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“You get on the water and it’s a 7 foot drop. The water’s going quick and you see people’s eyes get really big when they’re going through. People aren’t expecting to find something like this in Iowa.”
— Bob Kloberdanz, Charles City, Iowa, whitewater enthusiast
When you think of rural Iowa, you probably don’t think of whitewater sports.
“Iowa? Whitewater? That’s the usual response,” says Dave Hillman of the Iowa Whitewater Coalition. But that’s changing. Quickly.
In the past six years, three whitewater courses have opened on rivers in three small Iowa towns, all within an hour’s drive of each other in the state’s northeast quadrant. These courses – which are short river segments that have been engineered to create a series of drops and waves – were conceived and created independently by local advocates in each community (their proximity is just a happy coincidence).
The Charles City course on the Cedar River, where Kloberdanz enjoys those unexpected thrills, opened first in 2011. It was followed by the City of Elkader’s course on the Turkey River in 2014, and Manchester’s run on the Maquoketa in 2015.
As a result, Iowa is now a leader in the Midwest for whitewater parks. “We are one of the only places to do whitewater in the Midwest,” says Adam Pollock, a volunteer who helped create the Elkader course.
“I like to say that Iowa is in the top five states for whitewater,” says Hillman.
In all, three towns, the courses run through the middle of downtown, which makes for a unique whitewater experience. “When you’re in the wave, you look up river to the stone bridge and through the waterfalls up river,” says Pollock. “To the right you see the county courthouse clock tower, it’s a really beautiful view.”
The projects have been almost universally celebrated locally and are attracting visitors, boosting business, and bringing residents together. But the decision to make these multi-million dollar investments in the rivers was not an obvious one. Although these towns were all historically founded based on access to the water, for the past few decades that asset had been largely ignored.
“We had a river coming through downtown. Occasionally it would leave its banks. But usually it was ignored,” says Tim Vick, Manchester’s City Manager.
“It was rare to see people down there,” says Pollock. Businesses in Elkader had turned their backs to the river, he recalls, and getting down to the banks required some climbing skills. “You’d have to climb down broken concrete stairs.”
The courses are part of a larger goal in each of these communities: to create a more positive connection to the river. This desire became particularly poignant in the aftermath of the record floods of 2008 that left many Iowa towns ravaged with hundreds of millions of dollars in damages. For Elkader, especially, the timing couldn’t have been more symbolic.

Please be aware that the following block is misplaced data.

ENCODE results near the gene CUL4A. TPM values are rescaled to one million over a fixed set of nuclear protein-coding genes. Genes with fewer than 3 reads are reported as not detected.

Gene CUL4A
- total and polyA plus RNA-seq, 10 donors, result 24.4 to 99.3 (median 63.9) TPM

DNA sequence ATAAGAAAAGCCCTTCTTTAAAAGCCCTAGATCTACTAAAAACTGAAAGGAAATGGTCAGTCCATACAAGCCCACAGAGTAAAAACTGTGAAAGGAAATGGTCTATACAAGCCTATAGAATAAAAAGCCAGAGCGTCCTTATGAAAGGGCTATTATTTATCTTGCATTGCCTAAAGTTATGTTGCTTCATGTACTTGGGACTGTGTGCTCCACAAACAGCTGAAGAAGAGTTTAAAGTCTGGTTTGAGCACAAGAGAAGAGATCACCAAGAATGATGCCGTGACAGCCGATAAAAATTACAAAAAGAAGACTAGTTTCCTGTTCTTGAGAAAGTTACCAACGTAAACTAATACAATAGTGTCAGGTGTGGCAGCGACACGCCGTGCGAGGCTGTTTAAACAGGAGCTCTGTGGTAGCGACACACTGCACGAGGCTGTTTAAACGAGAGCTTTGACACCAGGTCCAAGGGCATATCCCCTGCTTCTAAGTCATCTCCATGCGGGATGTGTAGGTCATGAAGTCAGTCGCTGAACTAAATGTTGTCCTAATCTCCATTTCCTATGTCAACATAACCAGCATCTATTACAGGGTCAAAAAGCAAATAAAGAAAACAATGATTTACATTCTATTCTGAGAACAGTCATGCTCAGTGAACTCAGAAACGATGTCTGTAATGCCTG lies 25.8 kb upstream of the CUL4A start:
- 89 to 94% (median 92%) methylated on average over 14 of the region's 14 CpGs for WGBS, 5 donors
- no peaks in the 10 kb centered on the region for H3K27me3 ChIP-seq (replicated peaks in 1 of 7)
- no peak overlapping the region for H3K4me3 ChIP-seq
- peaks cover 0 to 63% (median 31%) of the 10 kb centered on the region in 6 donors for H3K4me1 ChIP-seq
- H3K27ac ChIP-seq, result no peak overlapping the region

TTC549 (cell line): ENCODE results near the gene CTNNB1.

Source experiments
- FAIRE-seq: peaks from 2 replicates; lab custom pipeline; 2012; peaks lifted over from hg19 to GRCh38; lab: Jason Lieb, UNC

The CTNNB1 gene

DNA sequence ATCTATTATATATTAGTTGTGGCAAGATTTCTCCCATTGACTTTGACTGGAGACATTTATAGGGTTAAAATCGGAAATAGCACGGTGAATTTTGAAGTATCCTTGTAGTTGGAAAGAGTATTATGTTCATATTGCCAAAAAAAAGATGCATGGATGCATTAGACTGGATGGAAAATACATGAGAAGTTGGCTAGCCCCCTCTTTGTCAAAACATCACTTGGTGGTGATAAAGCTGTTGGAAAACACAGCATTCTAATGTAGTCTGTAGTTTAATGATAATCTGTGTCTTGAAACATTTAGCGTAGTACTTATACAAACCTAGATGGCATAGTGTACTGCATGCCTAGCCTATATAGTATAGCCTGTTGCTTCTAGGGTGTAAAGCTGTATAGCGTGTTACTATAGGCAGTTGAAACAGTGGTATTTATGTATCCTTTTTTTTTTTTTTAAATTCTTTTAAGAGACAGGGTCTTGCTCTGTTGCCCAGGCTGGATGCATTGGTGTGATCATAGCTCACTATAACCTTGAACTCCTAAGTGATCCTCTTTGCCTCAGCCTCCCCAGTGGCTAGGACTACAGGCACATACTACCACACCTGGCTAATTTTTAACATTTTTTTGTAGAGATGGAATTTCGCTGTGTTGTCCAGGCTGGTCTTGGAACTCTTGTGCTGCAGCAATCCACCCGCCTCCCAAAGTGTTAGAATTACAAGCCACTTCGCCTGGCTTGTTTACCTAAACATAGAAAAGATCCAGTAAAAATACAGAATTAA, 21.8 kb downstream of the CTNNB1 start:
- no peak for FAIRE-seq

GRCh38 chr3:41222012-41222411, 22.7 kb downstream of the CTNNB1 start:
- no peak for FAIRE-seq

“Ironically, when we introduced the idea [of a whitewater course], that night it rained and rained and rained and there was the big flood of 2008,” says Pollock. Needless to say, the vision was delayed, but local supporters managed to push through.
In all three communities, residents and city officials worked together to gain community support, technical expertise, and a heap of funding from a combination of state grants and private donations (the largest course, in Manchester, cost $1.8 million). Now there’s life on the rivers again.
“Visitors are coming downtown to check out our whitewater park,” says Vick. “Yesterday I counted 10 people fishing – it used to be two or three a week. It has become a destination.”
The courses are indeed a destination for more than just locals. In each community, supporters joke about their primary mechanism for tracking out of town visitors: “We check license plates,” says Foley. “Our mayor is very good at license plate checking and talking to out of towners. He’s our unofficial welcoming committee.”
These license-plate-watchers report a steady stream of out-of-state visitors, and even sightings of professional whitewater athletes. Charles City now hosts a regional whitewater competition.
“Last year we saw [competition] participants from eight different states,” reports Ginger Williams, tourism coordinator for the Charles City Area Chamber of Commerce. Iowa brings an advantage over some of the more well-known whitewater hubs – the water flows year-round here, while rivers in the West may dry up mid-summer.
Though the courses are competition-ready, they’re also approachable to beginners (all are given a “novice” rating on the international scale of river difficulty), and are used by kayakers, stand up paddle boarders, and most of all, tubers.
“A lot of kids will tube and float down [the course],” says Kloberdanz. “At the end there’s a boat ramp and they get out and walk on the bike path to go back up to the top [to go again]. So they walk in a circle – it looks like a beehive.”